Two participants noted that the product seemed more acceptable for them as women than other SLT:

“This is the best stuff I have ever had. I used to chew and as a female it can look not so good. For me this SNUS is geared toward women…”

Learning, teaching and sharing about snus

Although several participants on the board mentioned that they had never used SLT before, such lack of experience was frequently implied as users sought advice from others on how to use the product (eg, “…I love the taste of Frost, but I'm not entirely sure what I'm doing with it. Help?”) and discussed questions and concerns about potential side effects. These were often addressed by those experienced with SLT in general or snus in particular. One point of discussion related to the issue of spitting, with some participants indicating that they were not finding the product to be totally spit-free as advertised, and expressing concerns about swallowing and getting sick. Other users confirmed that Camel Snus really was spit-less (if used correctly) and reassured the worried that unlike other SLT products this one was ‘safe’ to swallow if need be:

“…I actually swallow some every once in a while. The Camel Snus is not strong enough to give you a stomach ache.”

However, several board users experienced nausea or vomiting, and some referred to a ‘burning’ sensation caused by the product. While some indicated that this was ‘too much’ for them others noted that it was something that they overcame after a few uses:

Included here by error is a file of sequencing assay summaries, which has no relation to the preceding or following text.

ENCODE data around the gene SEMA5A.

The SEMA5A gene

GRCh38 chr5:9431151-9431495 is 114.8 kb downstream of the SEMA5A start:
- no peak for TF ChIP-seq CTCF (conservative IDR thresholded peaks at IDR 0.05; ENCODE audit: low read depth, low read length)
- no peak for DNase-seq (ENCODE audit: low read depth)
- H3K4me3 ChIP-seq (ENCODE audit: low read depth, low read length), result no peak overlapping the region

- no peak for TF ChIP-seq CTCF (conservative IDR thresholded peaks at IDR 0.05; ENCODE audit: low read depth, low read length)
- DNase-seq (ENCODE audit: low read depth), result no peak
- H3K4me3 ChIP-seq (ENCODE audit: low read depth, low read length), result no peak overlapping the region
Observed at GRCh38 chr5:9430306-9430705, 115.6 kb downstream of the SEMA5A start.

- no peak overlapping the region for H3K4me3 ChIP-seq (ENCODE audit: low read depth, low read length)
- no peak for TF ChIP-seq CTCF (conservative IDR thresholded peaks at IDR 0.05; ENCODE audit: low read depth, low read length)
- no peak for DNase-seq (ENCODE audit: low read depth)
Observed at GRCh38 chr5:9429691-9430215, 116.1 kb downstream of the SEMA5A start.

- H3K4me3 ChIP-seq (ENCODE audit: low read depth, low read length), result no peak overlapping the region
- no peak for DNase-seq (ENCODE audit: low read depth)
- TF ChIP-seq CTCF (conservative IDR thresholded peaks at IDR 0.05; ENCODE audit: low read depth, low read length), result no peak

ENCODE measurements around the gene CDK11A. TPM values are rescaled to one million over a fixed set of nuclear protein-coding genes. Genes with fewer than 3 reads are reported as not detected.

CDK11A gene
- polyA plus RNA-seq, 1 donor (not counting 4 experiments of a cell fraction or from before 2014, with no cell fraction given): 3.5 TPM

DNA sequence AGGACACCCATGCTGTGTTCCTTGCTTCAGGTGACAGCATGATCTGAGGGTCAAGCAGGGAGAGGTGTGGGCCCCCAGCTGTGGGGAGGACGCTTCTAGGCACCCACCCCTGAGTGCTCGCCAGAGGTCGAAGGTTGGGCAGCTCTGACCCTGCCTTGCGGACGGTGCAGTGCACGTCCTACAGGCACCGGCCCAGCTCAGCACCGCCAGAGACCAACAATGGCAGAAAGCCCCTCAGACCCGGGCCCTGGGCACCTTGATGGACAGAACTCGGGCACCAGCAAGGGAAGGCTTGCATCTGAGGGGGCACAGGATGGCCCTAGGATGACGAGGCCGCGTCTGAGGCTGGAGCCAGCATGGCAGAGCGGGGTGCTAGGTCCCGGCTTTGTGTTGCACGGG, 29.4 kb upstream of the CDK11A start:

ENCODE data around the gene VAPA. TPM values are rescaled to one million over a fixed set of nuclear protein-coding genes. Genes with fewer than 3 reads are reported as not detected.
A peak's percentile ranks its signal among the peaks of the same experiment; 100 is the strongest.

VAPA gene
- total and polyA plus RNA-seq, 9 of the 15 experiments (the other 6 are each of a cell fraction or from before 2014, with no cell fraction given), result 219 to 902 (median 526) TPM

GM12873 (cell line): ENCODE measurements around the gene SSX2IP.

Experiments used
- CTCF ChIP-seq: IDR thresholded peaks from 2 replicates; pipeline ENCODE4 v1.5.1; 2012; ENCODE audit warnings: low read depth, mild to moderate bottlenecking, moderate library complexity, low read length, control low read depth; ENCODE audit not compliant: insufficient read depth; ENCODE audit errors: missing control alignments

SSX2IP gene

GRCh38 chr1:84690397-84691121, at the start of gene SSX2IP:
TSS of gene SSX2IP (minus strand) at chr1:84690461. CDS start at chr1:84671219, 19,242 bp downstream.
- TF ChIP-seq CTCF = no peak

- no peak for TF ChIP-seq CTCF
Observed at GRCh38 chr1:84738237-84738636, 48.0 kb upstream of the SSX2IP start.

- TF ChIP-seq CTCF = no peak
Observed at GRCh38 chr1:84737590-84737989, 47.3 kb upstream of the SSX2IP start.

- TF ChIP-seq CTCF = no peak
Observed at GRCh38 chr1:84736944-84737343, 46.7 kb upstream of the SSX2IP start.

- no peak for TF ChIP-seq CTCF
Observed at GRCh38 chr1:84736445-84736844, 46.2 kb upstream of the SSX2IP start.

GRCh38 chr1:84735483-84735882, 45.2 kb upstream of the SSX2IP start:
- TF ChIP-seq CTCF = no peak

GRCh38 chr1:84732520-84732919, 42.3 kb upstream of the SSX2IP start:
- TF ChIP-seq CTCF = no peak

“I found the initial burn to be really intense. I used 4–5 packets before I was used to it…I use a can every two days and love it. Don't give up on the product!”

Less discussion centred on more long-term and serious health effects of snus use, although several messages compared risks with cigarettes. One smoker expressed both her interest and hesitation to try the product:

“…how often would you have to use this product for it to have serious health issues…is it a more rapid insertion of supposedly harmful chemicals to your gum and mouth than cigarettes? I really want to get into this, but I am a little hindered by the fact that it may be more harmful than a cigarette. Any advice?”

Two users replied that from what they had read, snus is considered to be less risky than other tobacco products, including cigarettes:

“… while it's not 100% safer, the Swedes believe it is not anywhere near as harmful as smoking. Just taking out the tar and carbon monoxide is obviously an improvement. If anything your lungs will be in a better condition than if you smoke a pack a day….”

“Everything I've read indicates that smoking cigarettes is the most risky way to consume tobacco, followed by pipes and cigars, nasal snuff, American-style chew and dip, and then Swedish snus as the least risky…”

Demand for Camel Snus

A dominant topic of conversation related to Camel Snus' availability. Participants repeatedly emphasised that they ‘needed’ more of the product but that it was unavailable where they lived. People posted questions and comments about when it would be available in their location or nationally, and that they hoped Camel would “go all the way” with it.